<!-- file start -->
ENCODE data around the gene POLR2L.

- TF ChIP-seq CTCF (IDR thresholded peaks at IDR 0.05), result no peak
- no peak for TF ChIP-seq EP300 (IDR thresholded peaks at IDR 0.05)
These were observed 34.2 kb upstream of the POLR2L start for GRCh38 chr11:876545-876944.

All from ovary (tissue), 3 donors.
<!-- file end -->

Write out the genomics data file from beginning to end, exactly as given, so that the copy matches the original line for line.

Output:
ENCODE data around the gene POLR2L.

- TF ChIP-seq CTCF (IDR thresholded peaks at IDR 0.05), result no peak
- no peak for TF ChIP-seq EP300 (IDR thresholded peaks at IDR 0.05)
These were observed 34.2 kb upstream of the POLR2L start for GRCh38 chr11:876545-876944.

All from ovary (tissue), 3 donors.